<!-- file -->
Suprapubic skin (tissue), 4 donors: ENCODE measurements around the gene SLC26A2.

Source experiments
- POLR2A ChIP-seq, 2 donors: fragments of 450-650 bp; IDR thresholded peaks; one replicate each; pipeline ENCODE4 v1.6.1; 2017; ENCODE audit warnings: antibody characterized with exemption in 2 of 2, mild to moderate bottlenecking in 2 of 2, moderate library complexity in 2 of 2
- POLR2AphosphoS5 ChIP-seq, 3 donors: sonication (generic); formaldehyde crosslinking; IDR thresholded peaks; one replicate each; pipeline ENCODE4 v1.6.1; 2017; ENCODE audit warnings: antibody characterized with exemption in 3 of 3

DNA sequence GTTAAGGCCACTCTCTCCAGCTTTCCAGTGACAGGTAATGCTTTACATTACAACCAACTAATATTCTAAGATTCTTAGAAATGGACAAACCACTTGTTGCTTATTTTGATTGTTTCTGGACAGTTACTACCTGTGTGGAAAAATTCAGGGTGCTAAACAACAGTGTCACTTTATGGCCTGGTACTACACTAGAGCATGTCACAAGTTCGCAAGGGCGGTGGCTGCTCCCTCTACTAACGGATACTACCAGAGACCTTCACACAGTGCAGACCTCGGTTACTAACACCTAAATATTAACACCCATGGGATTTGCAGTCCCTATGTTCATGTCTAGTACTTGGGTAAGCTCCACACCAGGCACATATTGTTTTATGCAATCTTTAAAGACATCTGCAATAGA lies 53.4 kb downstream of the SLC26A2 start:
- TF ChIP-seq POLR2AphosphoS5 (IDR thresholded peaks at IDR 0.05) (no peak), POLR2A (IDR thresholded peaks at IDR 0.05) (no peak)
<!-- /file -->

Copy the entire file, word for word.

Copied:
Suprapubic skin (tissue), 4 donors: ENCODE measurements around the gene SLC26A2.

Source experiments
- POLR2A ChIP-seq, 2 donors: fragments of 450-650 bp; IDR thresholded peaks; one replicate each; pipeline ENCODE4 v1.6.1; 2017; ENCODE audit warnings: antibody characterized with exemption in 2 of 2, mild to moderate bottlenecking in 2 of 2, moderate library complexity in 2 of 2
- POLR2AphosphoS5 ChIP-seq, 3 donors: sonication (generic); formaldehyde crosslinking; IDR thresholded peaks; one replicate each; pipeline ENCODE4 v1.6.1; 2017; ENCODE audit warnings: antibody characterized with exemption in 3 of 3

DNA sequence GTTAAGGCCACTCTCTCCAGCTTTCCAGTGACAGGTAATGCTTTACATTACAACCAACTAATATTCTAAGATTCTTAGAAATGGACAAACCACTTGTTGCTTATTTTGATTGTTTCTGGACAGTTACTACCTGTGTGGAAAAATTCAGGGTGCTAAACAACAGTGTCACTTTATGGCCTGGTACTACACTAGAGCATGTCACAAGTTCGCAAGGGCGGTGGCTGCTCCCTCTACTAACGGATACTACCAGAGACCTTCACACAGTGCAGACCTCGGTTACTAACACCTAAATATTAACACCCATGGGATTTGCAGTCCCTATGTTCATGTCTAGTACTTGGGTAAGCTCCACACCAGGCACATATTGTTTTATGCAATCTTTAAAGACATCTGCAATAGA lies 53.4 kb downstream of the SLC26A2 start:
- TF ChIP-seq POLR2AphosphoS5 (IDR thresholded peaks at IDR 0.05) (no peak), POLR2A (IDR thresholded peaks at IDR 0.05) (no peak)